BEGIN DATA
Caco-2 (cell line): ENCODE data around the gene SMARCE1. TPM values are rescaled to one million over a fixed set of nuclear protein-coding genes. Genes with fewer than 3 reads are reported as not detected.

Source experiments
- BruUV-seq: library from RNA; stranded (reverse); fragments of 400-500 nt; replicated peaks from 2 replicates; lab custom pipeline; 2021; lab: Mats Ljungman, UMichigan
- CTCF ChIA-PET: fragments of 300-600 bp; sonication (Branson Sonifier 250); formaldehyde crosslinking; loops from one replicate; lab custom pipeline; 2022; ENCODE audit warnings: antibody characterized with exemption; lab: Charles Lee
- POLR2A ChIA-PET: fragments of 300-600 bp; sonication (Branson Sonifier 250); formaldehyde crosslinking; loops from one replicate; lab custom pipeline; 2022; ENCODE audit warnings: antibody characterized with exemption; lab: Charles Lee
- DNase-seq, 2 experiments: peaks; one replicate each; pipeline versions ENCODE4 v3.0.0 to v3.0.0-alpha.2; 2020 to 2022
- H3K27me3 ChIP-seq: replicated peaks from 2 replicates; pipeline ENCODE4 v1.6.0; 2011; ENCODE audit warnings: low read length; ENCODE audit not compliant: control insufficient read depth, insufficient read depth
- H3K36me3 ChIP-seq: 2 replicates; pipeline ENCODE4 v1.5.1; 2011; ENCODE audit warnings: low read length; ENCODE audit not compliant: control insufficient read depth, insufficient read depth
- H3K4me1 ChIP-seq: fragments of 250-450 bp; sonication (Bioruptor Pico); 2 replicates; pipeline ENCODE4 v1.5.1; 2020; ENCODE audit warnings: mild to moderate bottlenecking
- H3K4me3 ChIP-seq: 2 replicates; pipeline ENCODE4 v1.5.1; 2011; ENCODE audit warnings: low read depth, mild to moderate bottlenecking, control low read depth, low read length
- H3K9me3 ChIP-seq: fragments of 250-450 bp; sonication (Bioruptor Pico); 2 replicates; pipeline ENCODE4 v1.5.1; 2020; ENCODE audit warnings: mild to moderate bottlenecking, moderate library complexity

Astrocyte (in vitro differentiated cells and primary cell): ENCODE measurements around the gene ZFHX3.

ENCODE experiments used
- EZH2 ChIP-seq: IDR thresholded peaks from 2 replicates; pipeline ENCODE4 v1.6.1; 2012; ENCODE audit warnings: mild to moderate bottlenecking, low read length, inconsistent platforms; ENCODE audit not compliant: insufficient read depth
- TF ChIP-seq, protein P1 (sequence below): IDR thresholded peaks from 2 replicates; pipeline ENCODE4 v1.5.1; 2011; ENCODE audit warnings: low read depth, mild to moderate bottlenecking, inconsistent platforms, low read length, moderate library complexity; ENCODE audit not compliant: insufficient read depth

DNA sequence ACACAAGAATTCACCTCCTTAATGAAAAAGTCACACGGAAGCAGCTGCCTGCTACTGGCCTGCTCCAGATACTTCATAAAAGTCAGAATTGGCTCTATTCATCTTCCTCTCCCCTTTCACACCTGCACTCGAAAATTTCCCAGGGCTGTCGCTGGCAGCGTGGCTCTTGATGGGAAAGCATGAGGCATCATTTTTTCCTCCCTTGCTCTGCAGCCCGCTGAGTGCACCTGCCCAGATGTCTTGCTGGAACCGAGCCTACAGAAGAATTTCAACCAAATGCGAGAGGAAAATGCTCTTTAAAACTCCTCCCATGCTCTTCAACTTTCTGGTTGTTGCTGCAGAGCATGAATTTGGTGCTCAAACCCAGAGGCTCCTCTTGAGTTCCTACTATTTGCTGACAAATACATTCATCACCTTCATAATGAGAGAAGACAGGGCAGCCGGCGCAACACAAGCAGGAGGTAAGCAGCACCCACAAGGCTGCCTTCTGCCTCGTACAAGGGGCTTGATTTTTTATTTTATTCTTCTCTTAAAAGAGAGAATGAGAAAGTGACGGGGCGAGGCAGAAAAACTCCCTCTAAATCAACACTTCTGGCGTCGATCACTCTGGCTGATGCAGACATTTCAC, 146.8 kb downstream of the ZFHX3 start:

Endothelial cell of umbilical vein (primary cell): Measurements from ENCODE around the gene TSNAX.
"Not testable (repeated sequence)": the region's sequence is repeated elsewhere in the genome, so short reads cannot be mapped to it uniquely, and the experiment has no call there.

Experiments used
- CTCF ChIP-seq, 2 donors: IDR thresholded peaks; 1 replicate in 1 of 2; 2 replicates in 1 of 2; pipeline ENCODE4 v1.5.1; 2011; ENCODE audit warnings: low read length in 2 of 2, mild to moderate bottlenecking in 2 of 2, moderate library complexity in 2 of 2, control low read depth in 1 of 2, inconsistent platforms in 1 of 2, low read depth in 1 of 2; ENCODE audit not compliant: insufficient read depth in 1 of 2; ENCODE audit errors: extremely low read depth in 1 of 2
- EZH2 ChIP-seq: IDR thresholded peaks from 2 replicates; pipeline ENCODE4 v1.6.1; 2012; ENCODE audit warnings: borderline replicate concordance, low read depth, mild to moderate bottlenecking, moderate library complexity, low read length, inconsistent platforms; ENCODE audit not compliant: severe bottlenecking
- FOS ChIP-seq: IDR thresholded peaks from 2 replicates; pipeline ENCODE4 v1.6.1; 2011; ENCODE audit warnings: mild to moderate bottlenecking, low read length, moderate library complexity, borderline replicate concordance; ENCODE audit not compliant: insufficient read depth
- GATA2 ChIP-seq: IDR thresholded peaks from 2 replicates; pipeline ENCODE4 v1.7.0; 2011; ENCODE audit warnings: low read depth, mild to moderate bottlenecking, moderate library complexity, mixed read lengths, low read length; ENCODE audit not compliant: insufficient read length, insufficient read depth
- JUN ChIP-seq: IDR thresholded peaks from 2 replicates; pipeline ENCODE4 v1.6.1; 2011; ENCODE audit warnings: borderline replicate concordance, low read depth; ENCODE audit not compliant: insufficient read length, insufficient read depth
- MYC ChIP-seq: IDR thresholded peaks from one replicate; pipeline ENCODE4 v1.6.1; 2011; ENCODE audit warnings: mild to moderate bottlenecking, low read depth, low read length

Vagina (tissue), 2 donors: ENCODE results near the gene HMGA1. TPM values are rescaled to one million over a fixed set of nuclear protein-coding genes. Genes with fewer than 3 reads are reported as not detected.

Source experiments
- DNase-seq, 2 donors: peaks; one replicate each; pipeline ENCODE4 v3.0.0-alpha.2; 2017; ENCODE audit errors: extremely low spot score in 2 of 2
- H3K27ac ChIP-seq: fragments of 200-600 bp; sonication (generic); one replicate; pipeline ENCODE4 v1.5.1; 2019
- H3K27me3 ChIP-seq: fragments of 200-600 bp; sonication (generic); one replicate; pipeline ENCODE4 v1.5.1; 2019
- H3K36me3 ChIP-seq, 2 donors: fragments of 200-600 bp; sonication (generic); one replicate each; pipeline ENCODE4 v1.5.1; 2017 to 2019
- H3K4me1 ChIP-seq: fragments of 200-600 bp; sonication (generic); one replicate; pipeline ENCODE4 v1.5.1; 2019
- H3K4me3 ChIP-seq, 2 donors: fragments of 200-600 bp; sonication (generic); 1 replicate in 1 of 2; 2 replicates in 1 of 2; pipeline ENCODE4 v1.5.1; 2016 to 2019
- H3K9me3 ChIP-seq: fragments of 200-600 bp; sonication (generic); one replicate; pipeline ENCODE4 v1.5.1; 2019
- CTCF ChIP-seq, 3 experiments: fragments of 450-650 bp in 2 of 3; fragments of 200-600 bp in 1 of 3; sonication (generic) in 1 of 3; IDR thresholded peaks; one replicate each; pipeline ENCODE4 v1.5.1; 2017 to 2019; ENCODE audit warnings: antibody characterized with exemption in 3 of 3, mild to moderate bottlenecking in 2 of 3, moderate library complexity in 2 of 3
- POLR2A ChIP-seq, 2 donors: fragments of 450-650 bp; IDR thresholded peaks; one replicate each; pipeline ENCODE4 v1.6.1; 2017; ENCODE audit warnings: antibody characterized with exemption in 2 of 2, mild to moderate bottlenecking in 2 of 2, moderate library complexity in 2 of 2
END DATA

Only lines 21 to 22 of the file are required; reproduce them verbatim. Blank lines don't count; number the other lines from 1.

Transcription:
- EZH2 ChIP-seq: IDR thresholded peaks from 2 replicates; pipeline ENCODE4 v1.6.1; 2012; ENCODE audit warnings: borderline replicate concordance, low read depth, mild to moderate bottlenecking, moderate library complexity, low read length, inconsistent platforms; ENCODE audit not compliant: severe bottlenecking
- FOS ChIP-seq: IDR thresholded peaks from 2 replicates; pipeline ENCODE4 v1.6.1; 2011; ENCODE audit warnings: mild to moderate bottlenecking, low read length, moderate library complexity, borderline replicate concordance; ENCODE audit not compliant: insufficient read depth